Hey friends, Katie here! It’s probably for the best, too. I have spent the week completely obsessed with three or four lines (depending on where you put the line break!) from a Built to Spill song, and though I have told literally everyone in my zip code, it remains a one person obsession. Better I be here, telling you about another band that plays— and when I say that, I mean they experiment, delight, enjoy— music. Today, I’m introducing you to Wild Pink, who we’ve been lucky enough to have before— but now that we know exactly how impressive they are live, we can’t wait to have an encore performance.
Last time, my friend and Woodstock expert (if you haven’t been listening to the Underwater Sunshine podcast for a while, you’re going to want to catch up with these six…) James Campion said of the band: “To wit: it is a trio that is occasionally a quartet, a rock and roll band that isn’t necessarily or in any way rock and roll, and plays well-structured, singularly composed songs which find their ethereal form in a free association band construct. And that is only part of what you can figure out about Wild Pink, if you try. But why waste your time with such nonsense, when this is a band not blade for “figuring.” It is made for absorbing, digesting, and experiencing: all the things that matter in great art.”
Well. You can’t really do better than that for an introduction, though I hope that means you’ll take his advice and click “play” on their Garden Session videos. Genre has become so fractured as to mean nothing, and now when bands just make good music that borrows from several traditions, there isn’t really a label to throw at them (I think this started when we decided on the term “college rock,” but that’s another debate). The thing about Wild Pink is that while they’re playing, you don’t care what it reminds you of or where it came from. They are joyful to listen to.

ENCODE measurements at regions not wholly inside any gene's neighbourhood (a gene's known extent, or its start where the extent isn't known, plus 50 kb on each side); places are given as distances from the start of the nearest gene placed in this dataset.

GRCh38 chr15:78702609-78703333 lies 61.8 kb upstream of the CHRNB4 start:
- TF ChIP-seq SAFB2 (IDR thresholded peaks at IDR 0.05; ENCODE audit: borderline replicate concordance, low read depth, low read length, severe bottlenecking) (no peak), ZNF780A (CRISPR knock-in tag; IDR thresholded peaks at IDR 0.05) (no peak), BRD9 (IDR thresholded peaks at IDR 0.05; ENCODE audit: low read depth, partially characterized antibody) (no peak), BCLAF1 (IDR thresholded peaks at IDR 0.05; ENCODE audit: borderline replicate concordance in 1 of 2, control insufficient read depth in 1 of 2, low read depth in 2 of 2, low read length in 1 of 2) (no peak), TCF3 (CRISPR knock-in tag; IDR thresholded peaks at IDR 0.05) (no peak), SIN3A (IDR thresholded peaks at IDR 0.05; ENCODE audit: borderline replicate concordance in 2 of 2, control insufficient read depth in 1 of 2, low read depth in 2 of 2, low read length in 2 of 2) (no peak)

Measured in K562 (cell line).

Of course, it’s human nature to categorize, isn’t it? I can rail against genre and still feel as though it fits somewhere. My husband and co-producer Andy and I invented the term “impressionist pop-rock” to describe anyone who writes with vague images that, if you look too close, feel unrelated, but if you back up, hit an emotional weak spot. I’d say the two masters of “impressionist pop” are Pete Yorn and Beck— you walk away feeling something, but you can’t always tell what was going on in the song. I’d argue Wild Pink has the same strength: the ability to pick a challenging or interesting subject, and the knowledge of when to pull back to a refrain—
There's a fireman hosing off a metal gurney outside
And my mind goes to the bend in the road and bloody asphalt salt
And I wonder how different some days go
I smell the grass and the trees after the rain in the breeze
And I wonder how different some days go
I wonder how different some days go
I believe you when you say you've been sad for your whole life
Your body looks impossibly small when you hang your head and cry
Meanwhile people on Tumblr unpack neuroses
And all you ever wanted was the one
you love the most not to suddenly leave
You thought you'd never get out